Derick GiwnerMar 11, 2020, Interview a year ago but worth quoting.
Yannick Gingras has been a mainstay atop the driver standings in Harness Racing for over a decade and lately, he has been dipping his feet deeper into a different aspect of the sport – ownership.
Since he began his career as a driver in 1998, Gingras has always owned horses in some capacity, but his first experience as an owner came in 1992 when he was just 13 years old. “I’m sure my dad paid for that one,” joked Gingras.
For Gingras, his high point in terms of starters came back in 2003 when 188 horses with his name on the program went behind the gate. That number dipped then rose, then declined again from 2014 to 2018 when he averaged just 39 starters per year.
In the Fall of 2018, the 40-year-old made a conscious decision to further invest in the sport.
“I had some money in the stock market and it was going up and down; just doing about the same. I talked to (owner) Mark Weaver about taking some money out and buying some horses with his group, wherewith certain price ranges of horses, I would automatically own a percentage,” said Gingras. “It really wasn’t working for them to include me on all of them, but they said if I could find some horses they would come in. It was just hard to find horses that worked for Ronnie (Burke, trainer) and I’ve had some success in the past with trainer Ed Gannon, so I took some money out of the market and started buying a couple here and there with the intent on growing it little by little.
“It was a really good year last year considering it was the first time I did it. It probably wasn’t a 100% return, but I got about a 75% return, and that is being really conservative on the price of the horses, how much I paid for them and their value now. I opened a different account and I just want to keep track of it to see if I can grow it and be profitable.
Mostly with longtime partners Gannon and Frank Canzone, Gingras had a solid year in 2019 as co-owner, compiling a 108-21-19-17 record and seeing his horses earned $289,418. In just 22 starts this year his horses have done even better, racking up six wins and over $75,000 earned in just two months of action.
“I partnered up with Frank Canzone on IMF, we go back to 2001 owning horses. I think we paid $40,000 or $43,000 and right away she made $100,000 in four or five months in races like the SOA series at Yonkers,” said Gingras. “Unfortunately she passed away recently. She coliced and we had to put her to sleep. It was just a bad situation. But you have ups and downs. Then I got Warrior One, who I think is a really nice horse. You just try to have more good luck than bad luck.”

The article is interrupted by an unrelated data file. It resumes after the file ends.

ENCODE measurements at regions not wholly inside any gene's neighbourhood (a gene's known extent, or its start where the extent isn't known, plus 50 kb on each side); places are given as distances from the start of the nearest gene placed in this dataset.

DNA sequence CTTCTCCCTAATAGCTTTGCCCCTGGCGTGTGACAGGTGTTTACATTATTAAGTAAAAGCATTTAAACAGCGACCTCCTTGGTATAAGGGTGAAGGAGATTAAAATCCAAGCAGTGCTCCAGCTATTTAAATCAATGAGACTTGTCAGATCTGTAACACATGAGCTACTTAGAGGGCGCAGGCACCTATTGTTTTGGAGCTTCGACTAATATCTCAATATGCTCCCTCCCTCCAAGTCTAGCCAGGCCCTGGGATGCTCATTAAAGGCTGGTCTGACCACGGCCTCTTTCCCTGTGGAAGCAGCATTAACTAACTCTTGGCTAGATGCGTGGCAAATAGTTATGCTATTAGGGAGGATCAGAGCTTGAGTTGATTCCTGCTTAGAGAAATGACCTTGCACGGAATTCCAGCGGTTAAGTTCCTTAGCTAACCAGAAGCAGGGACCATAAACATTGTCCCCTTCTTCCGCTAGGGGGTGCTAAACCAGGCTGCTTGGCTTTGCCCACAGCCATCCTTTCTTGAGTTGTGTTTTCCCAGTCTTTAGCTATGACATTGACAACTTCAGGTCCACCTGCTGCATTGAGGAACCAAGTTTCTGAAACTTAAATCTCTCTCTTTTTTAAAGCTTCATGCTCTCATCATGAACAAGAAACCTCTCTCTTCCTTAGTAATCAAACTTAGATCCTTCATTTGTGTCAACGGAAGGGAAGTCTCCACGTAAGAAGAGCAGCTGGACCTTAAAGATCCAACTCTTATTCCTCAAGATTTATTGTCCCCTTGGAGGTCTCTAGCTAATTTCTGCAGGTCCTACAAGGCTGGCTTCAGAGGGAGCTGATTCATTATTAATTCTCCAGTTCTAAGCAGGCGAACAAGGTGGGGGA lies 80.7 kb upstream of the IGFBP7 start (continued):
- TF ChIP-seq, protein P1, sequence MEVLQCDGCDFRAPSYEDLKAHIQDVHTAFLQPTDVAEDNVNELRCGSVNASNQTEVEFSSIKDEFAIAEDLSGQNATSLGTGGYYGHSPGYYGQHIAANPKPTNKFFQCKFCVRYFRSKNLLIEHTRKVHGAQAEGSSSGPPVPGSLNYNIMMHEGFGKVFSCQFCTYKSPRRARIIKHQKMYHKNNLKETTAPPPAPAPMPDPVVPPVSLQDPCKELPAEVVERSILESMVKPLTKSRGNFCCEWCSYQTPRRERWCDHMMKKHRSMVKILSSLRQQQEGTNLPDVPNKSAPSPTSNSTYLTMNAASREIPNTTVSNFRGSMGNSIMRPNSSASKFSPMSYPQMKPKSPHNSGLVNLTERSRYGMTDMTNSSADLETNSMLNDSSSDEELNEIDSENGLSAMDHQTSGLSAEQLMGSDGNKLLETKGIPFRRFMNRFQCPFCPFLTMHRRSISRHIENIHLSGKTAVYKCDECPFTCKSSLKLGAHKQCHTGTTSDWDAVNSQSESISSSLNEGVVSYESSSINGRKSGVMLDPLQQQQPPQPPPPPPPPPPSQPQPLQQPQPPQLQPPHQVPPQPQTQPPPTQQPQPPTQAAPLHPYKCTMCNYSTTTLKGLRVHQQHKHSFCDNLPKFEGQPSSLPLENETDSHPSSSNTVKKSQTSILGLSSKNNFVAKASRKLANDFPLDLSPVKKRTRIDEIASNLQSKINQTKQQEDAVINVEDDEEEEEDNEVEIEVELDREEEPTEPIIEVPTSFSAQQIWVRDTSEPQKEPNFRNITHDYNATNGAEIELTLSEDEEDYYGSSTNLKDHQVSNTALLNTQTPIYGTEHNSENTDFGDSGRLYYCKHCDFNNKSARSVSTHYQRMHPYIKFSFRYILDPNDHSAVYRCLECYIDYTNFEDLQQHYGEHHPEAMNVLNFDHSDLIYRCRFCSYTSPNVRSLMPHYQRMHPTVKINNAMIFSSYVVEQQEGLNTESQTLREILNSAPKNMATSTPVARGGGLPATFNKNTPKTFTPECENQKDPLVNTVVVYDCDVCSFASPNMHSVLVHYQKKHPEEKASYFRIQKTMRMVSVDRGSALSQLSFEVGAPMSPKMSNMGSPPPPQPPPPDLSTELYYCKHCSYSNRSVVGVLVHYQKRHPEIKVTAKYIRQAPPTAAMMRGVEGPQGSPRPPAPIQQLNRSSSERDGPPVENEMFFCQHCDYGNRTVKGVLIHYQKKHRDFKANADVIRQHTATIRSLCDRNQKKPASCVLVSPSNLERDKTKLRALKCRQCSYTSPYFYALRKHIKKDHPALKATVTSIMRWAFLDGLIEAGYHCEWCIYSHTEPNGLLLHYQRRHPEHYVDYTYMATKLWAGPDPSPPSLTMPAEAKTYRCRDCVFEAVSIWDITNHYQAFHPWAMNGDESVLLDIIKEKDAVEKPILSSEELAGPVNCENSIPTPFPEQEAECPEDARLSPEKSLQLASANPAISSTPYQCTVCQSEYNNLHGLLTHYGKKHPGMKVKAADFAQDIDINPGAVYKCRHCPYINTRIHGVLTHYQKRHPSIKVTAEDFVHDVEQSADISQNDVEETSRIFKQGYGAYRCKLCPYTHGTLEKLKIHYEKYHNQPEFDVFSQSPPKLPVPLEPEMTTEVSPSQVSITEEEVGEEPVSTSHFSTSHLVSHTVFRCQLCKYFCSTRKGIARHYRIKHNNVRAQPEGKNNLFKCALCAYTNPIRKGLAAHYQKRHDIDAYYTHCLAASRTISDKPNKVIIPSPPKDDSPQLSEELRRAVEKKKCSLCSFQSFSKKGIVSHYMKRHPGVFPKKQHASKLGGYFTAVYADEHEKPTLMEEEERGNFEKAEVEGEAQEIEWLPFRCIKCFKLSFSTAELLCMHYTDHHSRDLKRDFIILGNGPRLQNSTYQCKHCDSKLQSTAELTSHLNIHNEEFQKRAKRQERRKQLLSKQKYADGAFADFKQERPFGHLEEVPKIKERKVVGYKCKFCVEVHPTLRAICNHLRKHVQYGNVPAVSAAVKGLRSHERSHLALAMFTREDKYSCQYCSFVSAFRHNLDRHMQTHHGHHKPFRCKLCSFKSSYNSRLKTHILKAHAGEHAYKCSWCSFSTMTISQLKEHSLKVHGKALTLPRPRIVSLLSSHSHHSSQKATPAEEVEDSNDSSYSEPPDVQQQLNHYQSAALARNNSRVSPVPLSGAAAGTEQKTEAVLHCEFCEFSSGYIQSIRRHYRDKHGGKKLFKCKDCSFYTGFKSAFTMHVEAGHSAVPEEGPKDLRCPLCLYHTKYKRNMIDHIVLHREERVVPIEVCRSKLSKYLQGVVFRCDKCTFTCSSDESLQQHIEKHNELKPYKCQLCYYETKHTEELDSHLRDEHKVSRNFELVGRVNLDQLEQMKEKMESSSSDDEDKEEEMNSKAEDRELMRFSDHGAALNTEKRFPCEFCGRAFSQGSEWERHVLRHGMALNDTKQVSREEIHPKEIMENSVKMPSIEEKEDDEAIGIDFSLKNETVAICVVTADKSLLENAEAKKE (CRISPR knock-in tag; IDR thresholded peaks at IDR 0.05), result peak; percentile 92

Gingras’ relationship with Ed Gannon began about 10 years ago with the classy trotter Looking Hanover. The driver recalled making an offer to Gannon to outright purchase the horse only to be told he had to ask his wife. “I waited for a half-hour and told my buddy to offer him more. He said it was a nice offer but he still had to ask his wife. So I was bidding against myself,” said Gingras, who eventually settled on a 50% share of Looking Hanover and got to enjoy watching and driving him to over a $1 million career.
While Gingras admits he really enjoys owning horses, he has to walk a bit of a tightrope because he makes his living as a catch-driver. As the first-call driver for trainer Ron Burke, who has horses in a wide variety of classes at many tracks, Gingras can’t afford too many conflicts.
“Ronnie jokes around all the time, saying, ‘Are you an owner or are you a driver?’ But I don’t have that many horses, maybe five or six right now,” said Gingras. “Part of the reason Warrior One went with Ronnie is that I figured there would be less conflict. Of course, I would like to have them all with Ronnie. Most of the time when I buy one I ask him if he wants to train it, except for the ones I buy with Ed because he trains them.
“Frank (Canzone) is very understanding that way. If I know Ronnie is going to have a good horse in that I need to drive that day, we won’t put ours in the box or we’ll race them somewhere else. Frank understands that my number one business is to drive horses not own them. We have a good relationship and that makes it a lot easier.”
Gingras, who trained a stable in the late 1990s and early part of this century, clearly has a keen eye for picking the right horses. Over the past decade, his stable has clicked at over a 23% win rate, which is even higher than his 17.6% track record as a driver.
“If they don’t win I sell them,” said Gingras bluntly. “I’m the same way as a driver as I am as an owner. I hate losing. I put them in classes where I think they will be good. If you look at the horses I’ve owned over the years, I guarantee you that not many have been 20-1 or above. If I’m going to lose a drive from somebody else, I’d like my horse to at least have a chance.“
One sector of the sport where you won’t see Gingras’ name on the program is with younger horses. Since Gingras must drive the horses he owns by rule, the possibility of being forced to pick off the best horse in a division to drive his own is too risky of a proposition.
With north of 7,450 career wins as a driver, Gingras knows his way to the winner’s circle and appreciates the success he’s had in the sport, but he admits that the owner experience is completely different.
“I enjoy it,” said Gingras. “It is a different feeling winning with the one you own versus one that you just drive. “